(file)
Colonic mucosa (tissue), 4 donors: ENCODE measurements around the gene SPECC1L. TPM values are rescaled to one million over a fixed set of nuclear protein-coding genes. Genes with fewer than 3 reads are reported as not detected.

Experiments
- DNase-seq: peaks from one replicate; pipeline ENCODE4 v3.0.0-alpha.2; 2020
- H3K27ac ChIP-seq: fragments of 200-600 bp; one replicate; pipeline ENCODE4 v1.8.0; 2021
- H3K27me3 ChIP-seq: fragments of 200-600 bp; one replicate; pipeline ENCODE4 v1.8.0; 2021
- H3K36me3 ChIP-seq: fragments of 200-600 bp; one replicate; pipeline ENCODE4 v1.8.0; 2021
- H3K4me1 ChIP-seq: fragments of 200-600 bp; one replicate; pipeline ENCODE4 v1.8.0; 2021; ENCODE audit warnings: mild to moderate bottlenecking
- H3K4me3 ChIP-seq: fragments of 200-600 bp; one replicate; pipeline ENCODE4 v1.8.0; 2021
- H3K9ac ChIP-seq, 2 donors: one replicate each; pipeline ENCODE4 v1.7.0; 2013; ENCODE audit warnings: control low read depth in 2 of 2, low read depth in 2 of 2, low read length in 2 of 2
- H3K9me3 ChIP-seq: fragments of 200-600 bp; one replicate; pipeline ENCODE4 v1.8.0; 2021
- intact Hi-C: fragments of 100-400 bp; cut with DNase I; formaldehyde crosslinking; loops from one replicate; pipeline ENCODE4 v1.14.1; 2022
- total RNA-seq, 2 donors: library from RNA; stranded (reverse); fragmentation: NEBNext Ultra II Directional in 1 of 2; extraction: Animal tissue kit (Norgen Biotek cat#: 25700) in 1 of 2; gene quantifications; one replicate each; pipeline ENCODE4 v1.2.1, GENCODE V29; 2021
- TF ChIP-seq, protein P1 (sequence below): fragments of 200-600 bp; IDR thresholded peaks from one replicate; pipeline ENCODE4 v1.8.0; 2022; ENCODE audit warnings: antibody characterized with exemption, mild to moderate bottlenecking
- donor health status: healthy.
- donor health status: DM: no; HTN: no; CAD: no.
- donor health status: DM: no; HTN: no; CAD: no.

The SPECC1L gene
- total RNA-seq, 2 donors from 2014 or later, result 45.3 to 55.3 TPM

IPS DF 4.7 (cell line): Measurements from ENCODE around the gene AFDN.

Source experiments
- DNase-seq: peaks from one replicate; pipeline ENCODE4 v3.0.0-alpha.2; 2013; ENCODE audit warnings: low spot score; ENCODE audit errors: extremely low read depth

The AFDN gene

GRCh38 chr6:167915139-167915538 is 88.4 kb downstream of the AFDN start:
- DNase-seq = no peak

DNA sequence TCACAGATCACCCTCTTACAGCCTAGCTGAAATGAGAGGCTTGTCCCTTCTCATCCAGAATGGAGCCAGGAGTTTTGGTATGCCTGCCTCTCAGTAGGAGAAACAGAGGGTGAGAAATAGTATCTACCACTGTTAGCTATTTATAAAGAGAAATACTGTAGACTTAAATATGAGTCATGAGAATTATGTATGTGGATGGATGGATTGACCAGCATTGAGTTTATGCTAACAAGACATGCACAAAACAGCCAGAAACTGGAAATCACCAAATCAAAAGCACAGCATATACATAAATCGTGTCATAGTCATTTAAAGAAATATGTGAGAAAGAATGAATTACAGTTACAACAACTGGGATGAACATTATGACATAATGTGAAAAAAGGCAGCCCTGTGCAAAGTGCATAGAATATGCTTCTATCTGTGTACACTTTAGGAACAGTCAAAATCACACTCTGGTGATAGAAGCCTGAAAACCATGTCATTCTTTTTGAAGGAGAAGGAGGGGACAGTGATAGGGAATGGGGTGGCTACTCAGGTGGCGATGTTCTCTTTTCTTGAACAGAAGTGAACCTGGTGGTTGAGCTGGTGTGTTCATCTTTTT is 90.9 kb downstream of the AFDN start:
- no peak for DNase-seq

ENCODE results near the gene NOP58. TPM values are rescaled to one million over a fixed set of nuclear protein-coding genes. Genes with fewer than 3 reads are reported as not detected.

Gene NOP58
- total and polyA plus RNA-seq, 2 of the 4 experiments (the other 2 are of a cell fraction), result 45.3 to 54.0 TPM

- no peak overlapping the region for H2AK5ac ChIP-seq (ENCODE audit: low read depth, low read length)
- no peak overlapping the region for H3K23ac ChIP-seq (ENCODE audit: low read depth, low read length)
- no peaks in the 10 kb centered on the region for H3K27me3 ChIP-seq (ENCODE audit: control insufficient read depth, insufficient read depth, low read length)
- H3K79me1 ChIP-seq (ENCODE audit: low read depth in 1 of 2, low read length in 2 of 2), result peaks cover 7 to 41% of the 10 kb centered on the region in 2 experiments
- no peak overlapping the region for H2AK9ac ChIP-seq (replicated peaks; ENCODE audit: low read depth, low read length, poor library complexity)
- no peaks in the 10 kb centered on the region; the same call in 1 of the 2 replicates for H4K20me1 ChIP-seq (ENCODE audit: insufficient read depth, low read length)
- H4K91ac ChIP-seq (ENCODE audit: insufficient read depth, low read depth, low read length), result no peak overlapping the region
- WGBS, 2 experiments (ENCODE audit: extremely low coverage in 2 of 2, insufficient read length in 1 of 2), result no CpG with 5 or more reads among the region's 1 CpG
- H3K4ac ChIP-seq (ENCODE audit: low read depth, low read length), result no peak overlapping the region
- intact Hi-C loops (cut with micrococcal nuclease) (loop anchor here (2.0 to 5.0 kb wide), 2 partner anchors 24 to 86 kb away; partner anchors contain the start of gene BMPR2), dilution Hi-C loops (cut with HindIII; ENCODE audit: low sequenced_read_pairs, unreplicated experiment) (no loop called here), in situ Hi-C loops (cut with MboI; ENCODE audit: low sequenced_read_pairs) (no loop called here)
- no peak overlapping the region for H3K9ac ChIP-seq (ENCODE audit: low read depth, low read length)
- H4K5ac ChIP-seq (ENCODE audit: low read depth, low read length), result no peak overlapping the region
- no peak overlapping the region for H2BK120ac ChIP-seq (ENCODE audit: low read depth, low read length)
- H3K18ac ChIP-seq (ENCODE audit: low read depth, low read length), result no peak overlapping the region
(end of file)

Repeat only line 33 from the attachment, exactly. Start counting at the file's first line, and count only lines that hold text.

- H3K79me1 ChIP-seq (ENCODE audit: low read depth in 1 of 2, low read length in 2 of 2), result peaks cover 7 to 41% of the 10 kb centered on the region in 2 experiments